We were given permission to search for the silver ingots with our detectors, which are probably more advanced and deeper seeking than Turing’s prototype.
Well, as with many treasure hunting stories accompanied by a map, our search was in vain, even though Jim made use of his well-proven divining rods to assist in the venture. The ground in the area in question is covered in thick, thorny, undergrowth and fallen trees, which made our task virtually impossible. Can you break the ‘code’ and find Alan Turing’s buried treasure?
Alas, if you have clicked on the link above, you will know that the date for entry has expired, but it’s still worth looking at the online competition launched at the time of the 2014 film, ‘The Imitation Game’ starring Benedict Cumberbatch and Keira Knightley.
These extracts are from Alan Turing: The Enigma my Andrew Hodges
“Apparently he imagined that by burying the silver ingots, he [Alan Turing] could recover them after an invasion had been repelled, or that at least he could evade a post-war capital levy. (In 1920, Churchill and the Labour party had both favored such a policy.) It was an odd idea. He bought two [silver] bars, worth about £250, and wheeled them out in an old pram to some woods near Shenley. One was buried under the forest floor, the other under a bridge in the bed of a stream. He wrote out instructions for the recovery of the buried treasure and enciphered them.”
Fast forward to 1952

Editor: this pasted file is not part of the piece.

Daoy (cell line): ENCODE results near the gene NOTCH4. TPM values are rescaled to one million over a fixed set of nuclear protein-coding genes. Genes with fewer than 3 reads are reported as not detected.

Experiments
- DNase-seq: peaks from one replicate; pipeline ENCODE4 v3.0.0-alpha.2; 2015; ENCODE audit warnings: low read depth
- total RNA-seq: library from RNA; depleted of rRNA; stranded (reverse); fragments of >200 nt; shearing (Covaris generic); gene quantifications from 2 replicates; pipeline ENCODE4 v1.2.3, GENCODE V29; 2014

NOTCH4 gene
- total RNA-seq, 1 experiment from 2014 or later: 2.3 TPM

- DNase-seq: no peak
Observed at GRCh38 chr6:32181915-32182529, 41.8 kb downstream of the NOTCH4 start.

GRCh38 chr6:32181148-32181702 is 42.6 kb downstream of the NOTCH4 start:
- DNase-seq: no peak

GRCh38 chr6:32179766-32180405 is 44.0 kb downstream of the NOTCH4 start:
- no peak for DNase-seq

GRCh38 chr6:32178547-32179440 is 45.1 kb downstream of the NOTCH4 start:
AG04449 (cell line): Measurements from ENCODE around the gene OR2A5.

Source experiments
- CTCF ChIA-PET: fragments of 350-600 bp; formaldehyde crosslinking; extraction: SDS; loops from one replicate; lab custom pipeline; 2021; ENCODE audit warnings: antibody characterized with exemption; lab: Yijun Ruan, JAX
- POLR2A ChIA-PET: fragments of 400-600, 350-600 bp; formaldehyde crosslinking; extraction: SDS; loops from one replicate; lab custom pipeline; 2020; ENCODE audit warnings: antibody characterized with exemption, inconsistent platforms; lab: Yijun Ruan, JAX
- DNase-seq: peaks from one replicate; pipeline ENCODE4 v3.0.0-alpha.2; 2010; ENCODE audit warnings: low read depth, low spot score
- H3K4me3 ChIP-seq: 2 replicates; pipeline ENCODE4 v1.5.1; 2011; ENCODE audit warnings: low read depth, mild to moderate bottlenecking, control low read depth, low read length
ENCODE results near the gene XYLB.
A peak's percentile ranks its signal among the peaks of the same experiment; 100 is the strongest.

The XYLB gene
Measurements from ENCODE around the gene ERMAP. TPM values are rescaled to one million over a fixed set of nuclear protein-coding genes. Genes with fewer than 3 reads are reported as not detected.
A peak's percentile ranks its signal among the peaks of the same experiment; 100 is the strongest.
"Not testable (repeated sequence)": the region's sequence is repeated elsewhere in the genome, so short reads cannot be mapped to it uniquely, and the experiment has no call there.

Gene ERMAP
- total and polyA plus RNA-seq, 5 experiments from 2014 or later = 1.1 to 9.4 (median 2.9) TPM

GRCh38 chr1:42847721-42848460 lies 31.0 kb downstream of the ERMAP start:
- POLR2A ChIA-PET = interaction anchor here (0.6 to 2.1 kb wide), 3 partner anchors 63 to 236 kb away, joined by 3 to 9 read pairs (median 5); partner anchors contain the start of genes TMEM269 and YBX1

“… the main point if the weekend was to make one last serious attempt to retrieve the silver bars. This time Don (Alan Turing’s friend) had got hold of a commercial metal detector, and they went out to the bridge near Shenley in his car. Alan said, “It looks a bit different,” as he took off his socks and shoes and paddled in the mud. “Christ, do you know what’s happened? They’ve rebuilt the bridge and concreted over the bed.” They tried for the other bar in the woods, finding that the pram in which he had wheeled the ingots in 1940 was still there, but without any more luck than before in locating the spot. Giving up both bars as lost forever, they made their way to the Crown Inn at Shenley Brook End for some bread and cheese.”
THE END … OR IS IT?
Professor Donald Michie
Extract from his Telegraph obituary July 2007 and confirmation of the above story
Professor Donald Michie, who died in a motor accident on Saturday aged 83, was a pioneer in the creation of artificial intelligence; during the war he worked on breaking German codes at Bletchley Park and later, as Professor of Machine Intelligence at Edinburgh University, helped to bring about the world of robots, computer games and search engines.
… Michie became close friends with Turing … Michie was one of the few at Bletchley Park who could match Turing at chess, and they discussed at their weekly sessions the possibility of developing a chess-playing machine.
… Fearing a German invasion might devalue his bank account, Turing turned his savings into bullion and buried the bars at several sites in the surrounding countryside.
For “security reasons” he did not make a map, and after the war he asked Michie to help him retrieve the silver using a home-made metal detector; the only stash they located was under a stream and impossible to recover.